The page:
Sustainable energy sources are by all means on great demand in our energy-dependent world. Sun, wind and water are certainly the most environmentally neutral, but biomass remains a natural and time-proven resource, and efficient biofuel technologies are on-the-rise.
The so-called bioenergy can be produced from basically any organic matter – some of the extreme examples including landfill fumes or animal and even human waste. However, while few may object to producing energy from waste, food shortage in large areas of the world clash with the use of food crops for biofuel, such as ethanol or gas.
Researchers at The German Leibniz Institute for Agricultural Engineering Potsdam-Bornim (ATB) have been developing a combination of bioenergy technologies to get the most out of non-food biomass, such as straw, grasses, rice hulls or corn cobs, which are otherwise difficult to utilize in raw form and have low energy yields.
The research was recently published in JoVE, The Journal of Visualized Experiments. Along with an instructive video, the scientists describe how traditional anaerobic digestion of straw, which produces valuable biogas, can be combined with a rather young but already much talked about technique – hydrothermal carbonization.
Organic material tends to keep much of its original state after biogas production is completed – in fact, digested straw looks and feels just like pre-digestion feedstock. It also keeps much of its carbon-bound energy, which could potentially be used as a fuel itself. However, as 80% of this material is purely water, it is neither reasonable to burn it directly nor to spend valuable time and energy on the drying process.
Carbonization of straw, on the other hand, uses temperature and pressure to produce a material much the same as charcoal, which has been created by nature from biomass through millions of years. Except the production of biochar takes days or weeks AND the end product can be used not only as fuel, but as a valuable soil fertilizer and a long-term carbon sink.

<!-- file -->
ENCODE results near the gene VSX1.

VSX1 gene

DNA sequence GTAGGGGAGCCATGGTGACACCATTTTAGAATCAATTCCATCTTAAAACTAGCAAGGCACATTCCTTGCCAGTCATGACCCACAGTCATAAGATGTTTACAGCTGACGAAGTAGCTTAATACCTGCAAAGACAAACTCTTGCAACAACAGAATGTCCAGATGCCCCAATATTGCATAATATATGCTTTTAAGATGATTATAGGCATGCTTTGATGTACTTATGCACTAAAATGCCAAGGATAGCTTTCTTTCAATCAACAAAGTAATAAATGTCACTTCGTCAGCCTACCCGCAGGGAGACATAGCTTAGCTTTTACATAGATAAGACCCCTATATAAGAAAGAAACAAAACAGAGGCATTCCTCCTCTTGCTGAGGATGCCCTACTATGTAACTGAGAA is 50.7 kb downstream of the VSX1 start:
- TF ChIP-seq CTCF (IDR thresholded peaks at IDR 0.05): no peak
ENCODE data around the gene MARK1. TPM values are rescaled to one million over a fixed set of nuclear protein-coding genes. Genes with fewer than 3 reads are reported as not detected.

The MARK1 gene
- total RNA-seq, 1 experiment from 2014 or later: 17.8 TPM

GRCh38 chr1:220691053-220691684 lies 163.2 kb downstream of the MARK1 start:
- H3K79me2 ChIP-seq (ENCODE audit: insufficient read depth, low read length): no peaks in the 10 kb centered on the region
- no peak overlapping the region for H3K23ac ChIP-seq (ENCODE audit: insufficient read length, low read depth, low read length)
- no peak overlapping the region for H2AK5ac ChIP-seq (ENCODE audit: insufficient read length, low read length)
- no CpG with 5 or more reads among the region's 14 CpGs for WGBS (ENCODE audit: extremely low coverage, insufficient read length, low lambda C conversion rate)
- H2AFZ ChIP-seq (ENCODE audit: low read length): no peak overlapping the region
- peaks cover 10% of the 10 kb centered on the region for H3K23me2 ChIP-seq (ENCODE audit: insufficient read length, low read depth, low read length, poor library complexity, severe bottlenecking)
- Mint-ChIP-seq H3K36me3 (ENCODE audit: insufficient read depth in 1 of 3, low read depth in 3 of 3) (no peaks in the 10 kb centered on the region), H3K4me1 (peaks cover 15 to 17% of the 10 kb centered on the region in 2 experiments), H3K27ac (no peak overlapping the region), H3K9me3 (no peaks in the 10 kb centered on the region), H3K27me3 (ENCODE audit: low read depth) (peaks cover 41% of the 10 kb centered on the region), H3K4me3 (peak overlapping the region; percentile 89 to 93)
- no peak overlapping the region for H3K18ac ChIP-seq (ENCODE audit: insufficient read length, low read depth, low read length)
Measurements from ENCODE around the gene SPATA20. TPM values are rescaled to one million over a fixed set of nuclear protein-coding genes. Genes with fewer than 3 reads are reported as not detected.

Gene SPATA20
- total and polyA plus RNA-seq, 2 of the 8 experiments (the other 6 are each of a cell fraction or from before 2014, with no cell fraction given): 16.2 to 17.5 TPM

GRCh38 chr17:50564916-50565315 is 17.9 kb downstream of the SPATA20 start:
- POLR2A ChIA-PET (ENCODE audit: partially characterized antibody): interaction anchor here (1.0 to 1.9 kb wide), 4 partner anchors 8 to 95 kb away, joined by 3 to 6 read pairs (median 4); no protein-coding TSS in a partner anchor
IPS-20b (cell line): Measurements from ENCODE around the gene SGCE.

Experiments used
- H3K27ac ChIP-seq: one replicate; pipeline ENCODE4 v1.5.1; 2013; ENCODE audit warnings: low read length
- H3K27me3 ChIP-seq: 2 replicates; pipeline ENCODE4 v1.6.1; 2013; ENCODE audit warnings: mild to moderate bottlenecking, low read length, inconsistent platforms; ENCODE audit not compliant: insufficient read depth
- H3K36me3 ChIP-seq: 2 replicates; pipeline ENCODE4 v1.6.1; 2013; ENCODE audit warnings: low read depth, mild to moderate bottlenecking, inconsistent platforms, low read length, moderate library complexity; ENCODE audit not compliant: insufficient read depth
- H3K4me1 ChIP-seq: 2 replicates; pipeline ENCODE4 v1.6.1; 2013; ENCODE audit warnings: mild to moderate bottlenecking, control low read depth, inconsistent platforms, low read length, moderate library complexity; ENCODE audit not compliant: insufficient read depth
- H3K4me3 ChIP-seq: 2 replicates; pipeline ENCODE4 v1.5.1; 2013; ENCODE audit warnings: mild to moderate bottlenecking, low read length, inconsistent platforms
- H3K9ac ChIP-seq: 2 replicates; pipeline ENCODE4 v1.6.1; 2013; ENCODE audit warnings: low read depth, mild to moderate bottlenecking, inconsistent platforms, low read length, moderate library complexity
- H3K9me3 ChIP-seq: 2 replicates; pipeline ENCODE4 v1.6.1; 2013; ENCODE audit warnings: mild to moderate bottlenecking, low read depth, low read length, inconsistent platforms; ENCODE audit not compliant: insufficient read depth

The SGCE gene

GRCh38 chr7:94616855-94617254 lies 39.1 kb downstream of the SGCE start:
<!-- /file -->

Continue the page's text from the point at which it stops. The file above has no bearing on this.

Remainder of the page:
Compared to raw organic waste, biochar is largely hydrophobic, therefore it is not only useful as a solid biofuel, but it also resists biodegradation. Returning this carbon to the soil would mean, firstly, that the better part of atmospheric CO2, which has been absorbed into the vegetation, will remain there, generating a “negative carbon footprint”. Secondly, biochar is known to deliver important nutrients to the soil, as well as to improve its other qualities, such as water retention. In such a way, poor, sandy or otherwise infertile areas could benefit immensely from this waste-derived material.
Most importantly, the researchers demonstrate that by combining the two techniques (digestion and carbonization) it is possible to achieve the maximum bioenergy yields. That is, the energy that would be wasted as the unused straw decomposes is now “fixed” in a solid and stable state (biochar), and all the biofuels produced in the process contain more energy combined than if either method was used on its own.
The large scale production of such biofuels is yet to be evaluated, especially from an economic point of view. However, this could become an excellent tool to make the most out of unused organic matter, reduce global carbon footprint and produce valuable biomaterials all at the same time.
Written by Egle Marija Ramanauskaite